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Forensic Sci Int. 1988 Oct;39(1):59-70.

Postmortem stability of DNA.

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1
Institute of Forensic Medicine, Zürich, Switzerland.

Abstract

High-molecular-weight DNA was recovered postmortem in sufficient quantities from various human organ tissues as well as from blood, although not all organs were equally well suitable. Good DNA stability was found in brain cortex, lymph nodes and psoas muscle over a period of three weeks postmortem. Spleen and kidney showed good DNA stability up to five days postmortem but after longer periods, rapid degradation was observed. Yields of DNA from blood were not consistent because of the non homogeneity of samples. Blood clots were rich with DNA. Generally, the amount of degraded DNA correlated directly with the duration of the postmortem period. However in some cases, DNA degradation was already prominent after a short period. However in some cases, DNA degradation was already prominent after a short period. Case histories showed that high environmental temperature at the site of death and/or infectious diseases prior to death were the main factors for rapid autolysis. Gradual disappearance to complete loss of the long fragments (15-23 kb) was observed in DNA fingerprinting using the minisatellite probe 33.15. No extra-bands were noted, thus excluding erroneous conclusions. However, evidentiary value of older samples was lower.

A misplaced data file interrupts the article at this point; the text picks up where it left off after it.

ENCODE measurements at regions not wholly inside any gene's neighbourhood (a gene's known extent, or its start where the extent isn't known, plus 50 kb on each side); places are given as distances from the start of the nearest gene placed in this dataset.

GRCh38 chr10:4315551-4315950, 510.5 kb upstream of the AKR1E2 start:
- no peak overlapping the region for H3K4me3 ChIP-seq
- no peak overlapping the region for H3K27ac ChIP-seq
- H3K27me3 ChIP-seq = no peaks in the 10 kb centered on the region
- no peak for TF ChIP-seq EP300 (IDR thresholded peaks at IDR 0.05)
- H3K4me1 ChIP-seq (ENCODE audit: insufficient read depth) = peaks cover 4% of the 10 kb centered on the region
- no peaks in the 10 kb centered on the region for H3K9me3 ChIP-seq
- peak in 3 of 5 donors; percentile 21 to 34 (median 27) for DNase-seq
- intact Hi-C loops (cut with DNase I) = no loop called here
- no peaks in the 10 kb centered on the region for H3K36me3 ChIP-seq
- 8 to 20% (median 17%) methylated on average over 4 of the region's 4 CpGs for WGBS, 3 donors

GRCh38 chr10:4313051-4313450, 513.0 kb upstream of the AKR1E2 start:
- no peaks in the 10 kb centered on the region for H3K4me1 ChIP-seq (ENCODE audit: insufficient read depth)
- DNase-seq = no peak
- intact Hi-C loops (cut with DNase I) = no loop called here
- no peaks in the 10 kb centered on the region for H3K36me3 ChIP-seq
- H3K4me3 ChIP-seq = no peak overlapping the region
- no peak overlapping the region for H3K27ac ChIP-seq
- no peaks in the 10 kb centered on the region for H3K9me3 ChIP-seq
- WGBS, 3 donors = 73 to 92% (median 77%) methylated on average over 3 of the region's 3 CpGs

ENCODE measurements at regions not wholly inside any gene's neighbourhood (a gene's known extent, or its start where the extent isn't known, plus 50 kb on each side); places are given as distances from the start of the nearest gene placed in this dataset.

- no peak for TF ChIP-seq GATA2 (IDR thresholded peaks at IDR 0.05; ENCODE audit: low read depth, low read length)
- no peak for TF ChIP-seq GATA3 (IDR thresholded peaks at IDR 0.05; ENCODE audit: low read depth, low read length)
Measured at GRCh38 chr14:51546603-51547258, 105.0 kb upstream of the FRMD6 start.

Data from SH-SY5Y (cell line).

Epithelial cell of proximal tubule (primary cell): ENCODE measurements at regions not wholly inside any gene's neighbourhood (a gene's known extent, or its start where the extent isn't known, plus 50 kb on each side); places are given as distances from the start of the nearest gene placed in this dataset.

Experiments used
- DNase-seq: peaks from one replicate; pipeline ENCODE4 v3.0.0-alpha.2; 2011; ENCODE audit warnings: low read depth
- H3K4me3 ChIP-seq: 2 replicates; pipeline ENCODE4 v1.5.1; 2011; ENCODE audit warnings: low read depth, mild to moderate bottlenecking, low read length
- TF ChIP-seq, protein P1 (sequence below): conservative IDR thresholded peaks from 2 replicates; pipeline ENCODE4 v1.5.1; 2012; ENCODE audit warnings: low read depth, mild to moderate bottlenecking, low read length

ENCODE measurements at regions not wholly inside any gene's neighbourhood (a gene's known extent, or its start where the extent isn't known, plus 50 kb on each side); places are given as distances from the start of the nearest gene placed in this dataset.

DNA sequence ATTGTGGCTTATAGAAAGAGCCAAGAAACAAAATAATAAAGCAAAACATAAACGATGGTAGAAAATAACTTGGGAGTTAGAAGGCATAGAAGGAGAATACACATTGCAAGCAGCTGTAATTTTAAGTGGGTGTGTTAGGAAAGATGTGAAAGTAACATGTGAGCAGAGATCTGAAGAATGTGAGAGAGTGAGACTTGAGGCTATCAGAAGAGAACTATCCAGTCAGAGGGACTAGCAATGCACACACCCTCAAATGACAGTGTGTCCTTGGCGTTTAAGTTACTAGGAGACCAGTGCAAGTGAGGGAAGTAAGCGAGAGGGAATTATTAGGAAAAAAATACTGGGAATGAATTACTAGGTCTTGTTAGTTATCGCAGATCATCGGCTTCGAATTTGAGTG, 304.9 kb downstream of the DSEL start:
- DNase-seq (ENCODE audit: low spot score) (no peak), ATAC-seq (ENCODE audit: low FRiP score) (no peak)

PMID:
2905319
[Indexed for MEDLINE]
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